It would require a long list to delineate the benefits of companion animal canine research conferences and live streams. Admirably, these conference bring canine researchers into the mainstream of the canine applied practices fields, i.e., dog training. Many pet parents and trainers take careful note of scientific positions and plan to incorporate the lessons-learned into their practice. The researchers benefit in kind from relationships forged with dog trainers and pet parents.Read more

DOG/DOG AGGRESSION. Linda Michaels, M.A., — Del Mar Dog Training

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By Linda Michaels, M.A., Psychology, Del Mar Dog Trainer 

Dog/dog Aggression: There’s nothing pet parents like better than socializing with their dogs. They often want everyone to like their dog and they want their dog to like everyone… including other dogs. Pet parents may feel it’s a reflection on them personally if their dog is not friendly to other dogs. It’s not. Before you head off to the local dog park or dog beach there are two important questions to ask yourself: “Is it safe?” and “Is my dog really having fun?”

Your dog speaks to you through body language–ear and tail carriage, stance, behavior and vocalizations.Read more

BARKING, BARKING, BARKING – Linda Michaels, M.A., — Del Mar Dog Training

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Stop Barking dog trainingThis is an excerpt from Linda’s book, Do No Harm™ Dog Training and Behavior Manual, available to download here.

 

Does your dog bark while running in circles, bay at the moon, bark at bugs, or scare your visitors out of their boots?

Dogs bark:

• To repel intruders (alarm barking)

• For attention

• During play

• As an outlet for energy

In separation anxiety distress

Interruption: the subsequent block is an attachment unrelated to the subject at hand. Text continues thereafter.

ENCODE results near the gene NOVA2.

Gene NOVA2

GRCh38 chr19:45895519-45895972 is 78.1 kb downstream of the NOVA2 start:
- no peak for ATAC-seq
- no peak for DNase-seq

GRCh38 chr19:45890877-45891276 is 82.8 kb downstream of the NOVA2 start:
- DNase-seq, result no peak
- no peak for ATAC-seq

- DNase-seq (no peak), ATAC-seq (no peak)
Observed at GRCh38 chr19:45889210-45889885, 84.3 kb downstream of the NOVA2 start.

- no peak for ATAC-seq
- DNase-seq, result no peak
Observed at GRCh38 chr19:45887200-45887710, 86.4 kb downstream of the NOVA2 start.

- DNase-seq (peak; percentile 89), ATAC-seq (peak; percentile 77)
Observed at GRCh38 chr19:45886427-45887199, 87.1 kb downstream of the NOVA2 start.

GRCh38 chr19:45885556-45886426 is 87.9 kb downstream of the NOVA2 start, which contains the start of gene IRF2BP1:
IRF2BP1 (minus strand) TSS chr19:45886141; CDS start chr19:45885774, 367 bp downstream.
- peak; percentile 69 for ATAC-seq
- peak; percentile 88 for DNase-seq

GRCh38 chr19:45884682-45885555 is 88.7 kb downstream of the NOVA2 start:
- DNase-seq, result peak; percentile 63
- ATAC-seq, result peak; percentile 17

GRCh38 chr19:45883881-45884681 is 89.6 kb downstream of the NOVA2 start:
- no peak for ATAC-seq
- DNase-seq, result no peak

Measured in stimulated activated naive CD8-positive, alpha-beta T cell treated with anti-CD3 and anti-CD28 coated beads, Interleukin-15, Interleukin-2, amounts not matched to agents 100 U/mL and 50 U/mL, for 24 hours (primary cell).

• To demand something from you

Barking is as natural a vocalization for dogs as speaking is for humans. Basic barking is normal, but incessant barking may indicate an unhappy dog that has developed a behavior problem.… Read more

Wolfdog Radio Online with Linda Michaels, MA. Feb 15 5pm PST | 8pm EST — Learn to Train Your Wolfdog with Positive Reinforcement. Linda Michaels, M.A., — Del Mar Dog Training

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Listen to the Wolfdog Radio broadcast, with special guest, Linda Michaels, MA Psychology, and learn how to use the principles of Positive Reinforcement/ForceFree training to help develop a trusting, working relationship with your wolfdog. Linda outlines the techniques of Reward-based Training and Benevolent Leadership that you can use to get more of the behavior that you want, and less of the behavior that you don’t want. Find out how you can ameliorate some of the most common behavior issues with your beloved wolfdog. Learn to communicate with your wolfdog in a language he/she can understand through signals and manipulating resources. Discover the importance of ultra-early socialization and how to prevent and decrease fearfulness/shyness.Read more

New Year Top 10 Do’s and Don’ts. Linda Michaels, M.A. Del Mar Dog Training